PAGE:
Oh, and what does the '-f' do in csh? I don't have a tcsh or csh man page apparently (weird...) and the --help isn't very helpful :-/

  5. #5
    I'm kinda bored right now, so I decided to make a "decent" version - yeah I know, almost no improvement or anything, but again, I did it out of pure boredom.

    Code:
    #!/bin/bash
    
    # BASH script created by Ludootje <ludootje at linux dot be>
    # written on&#58; 09/08/2004 &#40;Belgian date format&#41;
    # released under the GNU General Public License &#40;a.k.a. GPL&#41;
    # original csh version written by Mark "mcangeli" Angeli
    
    help&#40;&#41; &#123;
            echo "Usage&#58;"
            echo "  --help&#58; display this help."
            echo "  $0 word1 &#91;word2 word3 ... wordn&#93;"
            echo
            echo "You can use as many words as you like."
            echo "When you've read the explanation of the word, hit 'q' to move on to the next word."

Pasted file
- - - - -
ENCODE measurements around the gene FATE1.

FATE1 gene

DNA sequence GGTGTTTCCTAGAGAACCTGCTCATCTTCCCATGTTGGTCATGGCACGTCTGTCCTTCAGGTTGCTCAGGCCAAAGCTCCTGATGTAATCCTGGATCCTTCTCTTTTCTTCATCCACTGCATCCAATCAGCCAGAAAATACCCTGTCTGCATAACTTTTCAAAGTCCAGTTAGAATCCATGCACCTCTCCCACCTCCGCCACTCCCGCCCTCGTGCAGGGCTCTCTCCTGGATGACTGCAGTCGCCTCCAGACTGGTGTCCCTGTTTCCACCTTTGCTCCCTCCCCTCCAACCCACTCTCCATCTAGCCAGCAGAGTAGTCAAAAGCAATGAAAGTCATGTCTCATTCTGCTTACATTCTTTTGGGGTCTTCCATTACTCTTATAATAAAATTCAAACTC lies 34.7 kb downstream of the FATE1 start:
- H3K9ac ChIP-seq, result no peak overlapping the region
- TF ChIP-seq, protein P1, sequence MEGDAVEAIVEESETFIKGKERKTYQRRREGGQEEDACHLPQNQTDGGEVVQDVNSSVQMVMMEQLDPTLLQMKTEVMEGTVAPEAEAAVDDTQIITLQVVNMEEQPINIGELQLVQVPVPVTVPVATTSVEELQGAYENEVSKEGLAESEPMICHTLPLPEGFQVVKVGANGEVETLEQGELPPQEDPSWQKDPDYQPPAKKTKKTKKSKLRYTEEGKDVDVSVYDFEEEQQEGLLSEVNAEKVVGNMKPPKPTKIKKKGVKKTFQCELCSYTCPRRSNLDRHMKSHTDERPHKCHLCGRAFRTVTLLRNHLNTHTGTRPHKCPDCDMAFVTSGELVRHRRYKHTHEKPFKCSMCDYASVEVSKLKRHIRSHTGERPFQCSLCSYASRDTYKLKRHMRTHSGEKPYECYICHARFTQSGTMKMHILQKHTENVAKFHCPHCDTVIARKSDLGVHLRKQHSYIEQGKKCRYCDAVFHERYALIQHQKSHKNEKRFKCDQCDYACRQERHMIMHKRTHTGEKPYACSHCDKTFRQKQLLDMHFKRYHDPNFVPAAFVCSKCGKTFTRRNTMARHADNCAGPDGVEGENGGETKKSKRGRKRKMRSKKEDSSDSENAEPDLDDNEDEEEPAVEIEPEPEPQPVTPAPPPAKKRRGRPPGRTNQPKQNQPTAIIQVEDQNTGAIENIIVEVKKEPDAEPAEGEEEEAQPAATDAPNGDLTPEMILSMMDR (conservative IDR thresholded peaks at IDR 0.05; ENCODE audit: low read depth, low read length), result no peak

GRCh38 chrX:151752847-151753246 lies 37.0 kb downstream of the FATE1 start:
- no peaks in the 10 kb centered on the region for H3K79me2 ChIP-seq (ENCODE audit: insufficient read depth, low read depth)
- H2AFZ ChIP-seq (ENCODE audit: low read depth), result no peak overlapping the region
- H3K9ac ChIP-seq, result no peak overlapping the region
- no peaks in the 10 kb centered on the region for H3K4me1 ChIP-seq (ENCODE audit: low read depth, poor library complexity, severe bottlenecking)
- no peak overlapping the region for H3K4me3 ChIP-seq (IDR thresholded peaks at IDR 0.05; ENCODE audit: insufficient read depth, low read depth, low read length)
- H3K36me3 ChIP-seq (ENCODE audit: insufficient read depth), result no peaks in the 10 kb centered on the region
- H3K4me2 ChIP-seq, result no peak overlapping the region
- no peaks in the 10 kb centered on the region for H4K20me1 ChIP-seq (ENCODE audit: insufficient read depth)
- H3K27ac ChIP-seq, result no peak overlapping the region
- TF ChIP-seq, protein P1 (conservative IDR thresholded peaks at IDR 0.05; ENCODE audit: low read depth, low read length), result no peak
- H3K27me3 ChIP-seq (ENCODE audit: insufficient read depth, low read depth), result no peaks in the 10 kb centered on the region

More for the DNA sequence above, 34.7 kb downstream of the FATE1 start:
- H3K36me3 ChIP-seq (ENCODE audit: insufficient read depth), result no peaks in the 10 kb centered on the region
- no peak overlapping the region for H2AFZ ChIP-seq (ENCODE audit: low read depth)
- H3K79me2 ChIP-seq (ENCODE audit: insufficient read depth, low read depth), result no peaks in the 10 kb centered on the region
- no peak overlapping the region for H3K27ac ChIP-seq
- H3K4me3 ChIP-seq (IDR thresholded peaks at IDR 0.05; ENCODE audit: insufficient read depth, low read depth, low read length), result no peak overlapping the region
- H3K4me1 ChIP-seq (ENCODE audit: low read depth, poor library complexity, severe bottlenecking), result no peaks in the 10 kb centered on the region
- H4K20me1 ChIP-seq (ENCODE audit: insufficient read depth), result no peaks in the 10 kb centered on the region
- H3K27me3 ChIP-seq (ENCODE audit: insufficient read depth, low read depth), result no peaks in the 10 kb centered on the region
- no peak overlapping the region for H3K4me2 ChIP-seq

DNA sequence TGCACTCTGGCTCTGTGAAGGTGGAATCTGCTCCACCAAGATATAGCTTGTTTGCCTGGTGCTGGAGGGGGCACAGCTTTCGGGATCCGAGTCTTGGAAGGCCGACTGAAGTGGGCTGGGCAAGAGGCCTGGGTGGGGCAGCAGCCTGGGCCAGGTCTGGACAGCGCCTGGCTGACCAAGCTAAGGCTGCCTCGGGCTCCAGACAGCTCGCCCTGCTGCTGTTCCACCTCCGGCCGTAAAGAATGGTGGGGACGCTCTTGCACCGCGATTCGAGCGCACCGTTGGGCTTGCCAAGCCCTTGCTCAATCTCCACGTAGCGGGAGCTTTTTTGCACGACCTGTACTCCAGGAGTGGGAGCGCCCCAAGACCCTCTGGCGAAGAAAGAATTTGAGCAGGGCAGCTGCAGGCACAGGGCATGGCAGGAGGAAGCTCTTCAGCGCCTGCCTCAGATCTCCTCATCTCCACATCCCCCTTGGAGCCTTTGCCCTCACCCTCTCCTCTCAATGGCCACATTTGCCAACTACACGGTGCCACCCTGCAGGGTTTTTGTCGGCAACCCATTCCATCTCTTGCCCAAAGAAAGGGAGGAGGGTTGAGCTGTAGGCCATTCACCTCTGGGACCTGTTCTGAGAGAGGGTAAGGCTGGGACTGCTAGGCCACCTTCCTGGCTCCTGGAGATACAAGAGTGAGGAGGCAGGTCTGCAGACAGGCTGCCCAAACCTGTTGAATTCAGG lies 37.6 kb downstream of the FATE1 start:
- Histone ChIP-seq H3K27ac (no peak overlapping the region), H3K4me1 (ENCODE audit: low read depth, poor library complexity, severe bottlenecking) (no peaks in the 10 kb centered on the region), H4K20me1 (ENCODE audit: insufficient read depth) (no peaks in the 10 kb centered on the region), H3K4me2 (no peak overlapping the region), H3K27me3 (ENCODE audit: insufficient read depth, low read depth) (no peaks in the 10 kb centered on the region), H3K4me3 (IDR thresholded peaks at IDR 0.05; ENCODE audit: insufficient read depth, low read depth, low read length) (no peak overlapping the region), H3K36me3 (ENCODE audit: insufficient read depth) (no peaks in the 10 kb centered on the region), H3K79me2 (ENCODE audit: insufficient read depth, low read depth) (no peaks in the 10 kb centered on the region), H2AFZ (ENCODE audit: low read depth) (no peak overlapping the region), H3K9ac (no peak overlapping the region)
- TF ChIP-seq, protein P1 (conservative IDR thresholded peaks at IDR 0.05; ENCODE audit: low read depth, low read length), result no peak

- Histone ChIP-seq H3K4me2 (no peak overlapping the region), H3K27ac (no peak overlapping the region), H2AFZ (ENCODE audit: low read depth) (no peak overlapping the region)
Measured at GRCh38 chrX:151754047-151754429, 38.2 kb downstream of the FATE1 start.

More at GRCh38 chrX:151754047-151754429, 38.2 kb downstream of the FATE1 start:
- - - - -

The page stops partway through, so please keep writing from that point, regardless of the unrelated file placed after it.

echo "To exit the program when it's running, hit ^C &#40;i.e. control+c&#41;, followed by 'q'."
    
            exit 0
    &#125;
    
    dict&#40;&#41; &#123;
           for i in "$@"; do
                   lynx -dump "http&#58;//www.dictionary.com/cgi-bin/dict.pl?term=$i" | less
           done
           exit 0
    &#125;
    
    case $1 in
       --help&#41; help
          ;;
       *&#41; for i in "$@"; do
             lynx -dump "http&#58;//www.dictionary.com/cgi-bin/dict.pl?term=$i" | less
        done
            exit 0
    esac
    #EOF
    Anyone an idea what's wrong with the dict() function? I wanted to use that after the *), but than it doesn't work... If I call the help() function after *), it works fine, so I must've misconstructed something in the dict()...
    Now I think about it, maybe I should pass arguments to it? But I have no idea how I could determine how many arguments (i.e. words in this case) are passed to the script, so I can't but them in variables. And dict($@) { ... } doesn't work.

  6. #6

    Re: ONLINE/COMMAND-LINE DICTIONARY

    Here's one for a thesaurus.

    Code:
    #!/bin/bash
    lynx -dump "http&#58;//www.m-w.com/cgi-bin/thesaurus?book=Thesaurus&va=$1" | less

  7. #7
    Advisor
    Join Date
    Apr 2004
    Location